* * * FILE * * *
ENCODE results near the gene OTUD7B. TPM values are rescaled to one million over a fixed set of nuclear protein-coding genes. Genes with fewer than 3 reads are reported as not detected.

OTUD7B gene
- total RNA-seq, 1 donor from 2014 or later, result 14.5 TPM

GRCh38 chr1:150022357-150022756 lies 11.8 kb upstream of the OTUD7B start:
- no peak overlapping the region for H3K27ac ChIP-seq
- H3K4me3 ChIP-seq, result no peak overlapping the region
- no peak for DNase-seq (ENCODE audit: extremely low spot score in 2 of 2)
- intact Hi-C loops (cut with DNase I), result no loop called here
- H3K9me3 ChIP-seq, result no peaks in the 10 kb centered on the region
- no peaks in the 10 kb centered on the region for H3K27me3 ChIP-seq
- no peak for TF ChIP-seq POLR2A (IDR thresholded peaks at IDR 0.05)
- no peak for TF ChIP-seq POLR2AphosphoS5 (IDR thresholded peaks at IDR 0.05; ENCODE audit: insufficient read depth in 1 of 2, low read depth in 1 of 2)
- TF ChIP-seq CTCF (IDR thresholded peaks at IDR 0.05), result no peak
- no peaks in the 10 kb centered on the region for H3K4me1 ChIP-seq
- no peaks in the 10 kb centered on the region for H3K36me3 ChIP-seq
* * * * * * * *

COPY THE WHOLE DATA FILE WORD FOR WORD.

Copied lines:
ENCODE results near the gene OTUD7B. TPM values are rescaled to one million over a fixed set of nuclear protein-coding genes. Genes with fewer than 3 reads are reported as not detected.

OTUD7B gene
- total RNA-seq, 1 donor from 2014 or later, result 14.5 TPM

GRCh38 chr1:150022357-150022756 lies 11.8 kb upstream of the OTUD7B start:
- no peak overlapping the region for H3K27ac ChIP-seq
- H3K4me3 ChIP-seq, result no peak overlapping the region
- no peak for DNase-seq (ENCODE audit: extremely low spot score in 2 of 2)
- intact Hi-C loops (cut with DNase I), result no loop called here
- H3K9me3 ChIP-seq, result no peaks in the 10 kb centered on the region
- no peaks in the 10 kb centered on the region for H3K27me3 ChIP-seq
- no peak for TF ChIP-seq POLR2A (IDR thresholded peaks at IDR 0.05)
- no peak for TF ChIP-seq POLR2AphosphoS5 (IDR thresholded peaks at IDR 0.05; ENCODE audit: insufficient read depth in 1 of 2, low read depth in 1 of 2)
- TF ChIP-seq CTCF (IDR thresholded peaks at IDR 0.05), result no peak
- no peaks in the 10 kb centered on the region for H3K4me1 ChIP-seq
- no peaks in the 10 kb centered on the region for H3K36me3 ChIP-seq